A focus on emotional intelligence—learning more about it and how to build it in our children—ultimately leads to an increased development of their self-esteem.

One way you can start the process is by consistently giving them feedback—honest feedback. Another way is to give them experiences where they can interact with others (often their peers) and learn-by-doing. Either way will require your support. 

Parents can take feedback to two extremes. One extreme would be commenting only on what needs to be improved. This can be defeating and deflating to a child’s self-esteem. The other extreme would be giving feedback only on the things a child is doing well. This is problematic because it does not normalize failure or help the child see that they can push through difficulties and grow.

Help build your child’s motivation, self-regulation, and resiliency by giving them balanced feedback. Praise the wins and effort—but don’t be afraid to correct and coach when it is called for. Self-esteem is rooted and developed when children meet a challenge and grow through it. Maybe a shy child enters a new environment and discovers they can make friends. Or an extroverted child learns that they don’t always have to be the center of attention.

Showing your children the opportunities to improve a skill or redirect a decision is giving them an opportunity to build their self-esteem.

It is never too early or too late to develop emotional intelligence. But as it is with most things, the earlier you start, the more of an advantage you have. This is a process that includes both social and family interactions as parents are preparing their children for active roles in society, family, and in the Church.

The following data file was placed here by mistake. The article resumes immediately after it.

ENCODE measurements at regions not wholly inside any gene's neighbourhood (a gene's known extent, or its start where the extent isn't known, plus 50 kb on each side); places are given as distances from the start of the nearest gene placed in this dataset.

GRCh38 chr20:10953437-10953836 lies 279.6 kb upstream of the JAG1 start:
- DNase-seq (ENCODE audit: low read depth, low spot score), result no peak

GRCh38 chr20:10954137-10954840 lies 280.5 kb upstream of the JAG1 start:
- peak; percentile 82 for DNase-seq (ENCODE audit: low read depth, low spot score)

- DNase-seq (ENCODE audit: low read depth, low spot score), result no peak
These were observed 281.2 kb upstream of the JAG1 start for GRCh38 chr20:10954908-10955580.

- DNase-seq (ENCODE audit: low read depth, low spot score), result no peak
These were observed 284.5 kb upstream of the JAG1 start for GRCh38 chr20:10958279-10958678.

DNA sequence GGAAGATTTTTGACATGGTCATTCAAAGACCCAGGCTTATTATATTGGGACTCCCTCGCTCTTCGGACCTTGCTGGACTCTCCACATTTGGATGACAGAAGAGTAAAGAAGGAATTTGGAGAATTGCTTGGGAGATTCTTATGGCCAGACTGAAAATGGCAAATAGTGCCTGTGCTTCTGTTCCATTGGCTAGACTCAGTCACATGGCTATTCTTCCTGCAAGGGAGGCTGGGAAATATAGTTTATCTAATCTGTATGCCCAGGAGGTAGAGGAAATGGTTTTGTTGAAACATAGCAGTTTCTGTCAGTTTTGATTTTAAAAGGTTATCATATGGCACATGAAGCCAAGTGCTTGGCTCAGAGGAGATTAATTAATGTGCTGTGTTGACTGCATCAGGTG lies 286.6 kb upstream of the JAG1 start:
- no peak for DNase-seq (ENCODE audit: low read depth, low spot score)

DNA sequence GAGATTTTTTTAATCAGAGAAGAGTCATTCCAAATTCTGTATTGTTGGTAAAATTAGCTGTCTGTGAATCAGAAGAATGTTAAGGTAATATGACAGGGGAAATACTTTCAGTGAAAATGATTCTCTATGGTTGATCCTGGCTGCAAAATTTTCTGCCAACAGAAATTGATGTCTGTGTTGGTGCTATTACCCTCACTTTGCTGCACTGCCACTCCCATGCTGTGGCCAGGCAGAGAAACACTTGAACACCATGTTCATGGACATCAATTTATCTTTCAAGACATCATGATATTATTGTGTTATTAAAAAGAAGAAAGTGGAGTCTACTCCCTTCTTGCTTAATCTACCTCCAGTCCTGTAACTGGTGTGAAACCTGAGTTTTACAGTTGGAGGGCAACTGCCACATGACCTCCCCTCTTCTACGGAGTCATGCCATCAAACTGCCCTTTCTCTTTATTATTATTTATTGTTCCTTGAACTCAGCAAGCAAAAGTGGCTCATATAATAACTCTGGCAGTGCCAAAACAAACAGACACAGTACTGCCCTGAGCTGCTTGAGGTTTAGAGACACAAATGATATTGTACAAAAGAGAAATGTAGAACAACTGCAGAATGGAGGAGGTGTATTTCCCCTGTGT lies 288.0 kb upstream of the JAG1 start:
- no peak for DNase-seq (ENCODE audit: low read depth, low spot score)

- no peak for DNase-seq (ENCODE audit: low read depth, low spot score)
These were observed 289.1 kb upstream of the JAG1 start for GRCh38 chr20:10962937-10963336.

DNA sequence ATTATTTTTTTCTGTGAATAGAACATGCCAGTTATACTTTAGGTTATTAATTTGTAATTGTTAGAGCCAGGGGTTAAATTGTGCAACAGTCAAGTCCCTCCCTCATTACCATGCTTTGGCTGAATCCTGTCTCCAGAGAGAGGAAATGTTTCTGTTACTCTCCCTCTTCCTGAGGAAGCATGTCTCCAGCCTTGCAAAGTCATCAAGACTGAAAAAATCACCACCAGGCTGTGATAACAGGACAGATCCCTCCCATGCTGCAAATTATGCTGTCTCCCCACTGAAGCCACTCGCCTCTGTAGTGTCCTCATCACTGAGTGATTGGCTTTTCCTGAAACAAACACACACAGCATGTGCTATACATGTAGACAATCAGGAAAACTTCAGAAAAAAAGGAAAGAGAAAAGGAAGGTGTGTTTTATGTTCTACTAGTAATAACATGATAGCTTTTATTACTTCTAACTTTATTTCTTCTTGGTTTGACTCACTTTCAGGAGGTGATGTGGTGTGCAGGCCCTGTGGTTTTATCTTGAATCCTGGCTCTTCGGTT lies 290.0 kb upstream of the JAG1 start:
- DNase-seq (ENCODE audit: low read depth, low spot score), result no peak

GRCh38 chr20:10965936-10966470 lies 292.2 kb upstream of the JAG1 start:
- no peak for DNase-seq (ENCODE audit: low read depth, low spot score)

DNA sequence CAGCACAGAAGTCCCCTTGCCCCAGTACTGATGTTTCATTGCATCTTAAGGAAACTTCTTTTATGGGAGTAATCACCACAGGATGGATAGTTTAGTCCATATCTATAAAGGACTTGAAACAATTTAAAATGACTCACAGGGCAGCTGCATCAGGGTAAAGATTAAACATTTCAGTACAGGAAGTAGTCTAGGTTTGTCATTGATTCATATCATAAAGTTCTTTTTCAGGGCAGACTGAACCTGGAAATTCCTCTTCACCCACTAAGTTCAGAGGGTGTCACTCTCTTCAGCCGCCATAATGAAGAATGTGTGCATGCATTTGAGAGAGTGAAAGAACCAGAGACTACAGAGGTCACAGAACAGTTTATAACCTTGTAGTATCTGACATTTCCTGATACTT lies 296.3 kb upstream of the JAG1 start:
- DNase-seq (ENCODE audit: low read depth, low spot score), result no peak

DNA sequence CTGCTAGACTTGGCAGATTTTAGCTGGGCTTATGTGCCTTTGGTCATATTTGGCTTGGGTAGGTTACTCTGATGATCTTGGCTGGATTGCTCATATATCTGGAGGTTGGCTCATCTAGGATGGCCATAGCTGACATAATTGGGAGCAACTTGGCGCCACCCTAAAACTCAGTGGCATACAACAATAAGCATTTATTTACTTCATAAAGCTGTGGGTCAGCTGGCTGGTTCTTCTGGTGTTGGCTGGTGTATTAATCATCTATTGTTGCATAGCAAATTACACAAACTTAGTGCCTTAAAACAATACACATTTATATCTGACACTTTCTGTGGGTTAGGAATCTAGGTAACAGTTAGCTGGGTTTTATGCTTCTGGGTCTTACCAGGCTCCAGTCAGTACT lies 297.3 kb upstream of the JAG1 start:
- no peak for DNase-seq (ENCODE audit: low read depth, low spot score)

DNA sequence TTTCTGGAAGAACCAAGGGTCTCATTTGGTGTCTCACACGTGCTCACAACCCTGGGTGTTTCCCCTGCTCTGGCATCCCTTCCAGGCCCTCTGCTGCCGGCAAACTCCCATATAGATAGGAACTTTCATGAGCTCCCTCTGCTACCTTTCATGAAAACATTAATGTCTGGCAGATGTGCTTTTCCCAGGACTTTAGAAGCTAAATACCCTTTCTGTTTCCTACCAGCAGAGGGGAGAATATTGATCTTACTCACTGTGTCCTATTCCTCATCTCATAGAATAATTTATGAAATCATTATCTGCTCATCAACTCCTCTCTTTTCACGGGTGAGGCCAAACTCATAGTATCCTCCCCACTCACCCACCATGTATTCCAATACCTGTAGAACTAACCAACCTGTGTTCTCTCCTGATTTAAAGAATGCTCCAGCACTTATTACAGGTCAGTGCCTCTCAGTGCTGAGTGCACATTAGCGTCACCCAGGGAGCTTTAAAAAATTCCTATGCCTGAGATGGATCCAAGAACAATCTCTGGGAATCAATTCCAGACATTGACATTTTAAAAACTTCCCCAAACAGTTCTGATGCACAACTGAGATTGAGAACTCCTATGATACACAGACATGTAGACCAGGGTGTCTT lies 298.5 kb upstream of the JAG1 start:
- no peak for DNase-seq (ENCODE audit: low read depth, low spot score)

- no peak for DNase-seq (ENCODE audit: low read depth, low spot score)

Building a child’s emotional intelligence needs to be a part of every parent’s perspective. Emotional quotient (EQ) gives language and a framework for healthy development. Take the time as a parent to learn these five components of emotional intelligence and then find creative ways to bring them into your daily interactions with your kids. You won’t regret it.

Emotional intelligence, the ability to make emotions work for you instead of against you, is an essential quality of effective people. Could you name few practical things you can do to increase awareness of both yourself and your surroundings? 

If you’re looking for a positive outlet for your children to learn about God, interact with others, and walk in the Holy Spirit’s power, we recommend Signs & Wonders Camps. Our camps span from ages 4 to 12 and include opportunities for kids to worship, pray for the sick, and engage in high-energy activities and games. Learn more >>

John Chisholm


  • Senior Leader, IHOPKC

Originally from central Illinois, John moved to Kansas City with his family in June 2013 to join IHOPKC. He pastored a Vineyard church from 1988 to 1996, and then worked as a management consultant for 18 years, mainly in accounting. At IHOPKC and Forerunner Church, John serves as executive director of Community Life, overseeing the friendship groups and pastoral support ministry. John and his wife, Fran, have six adult children.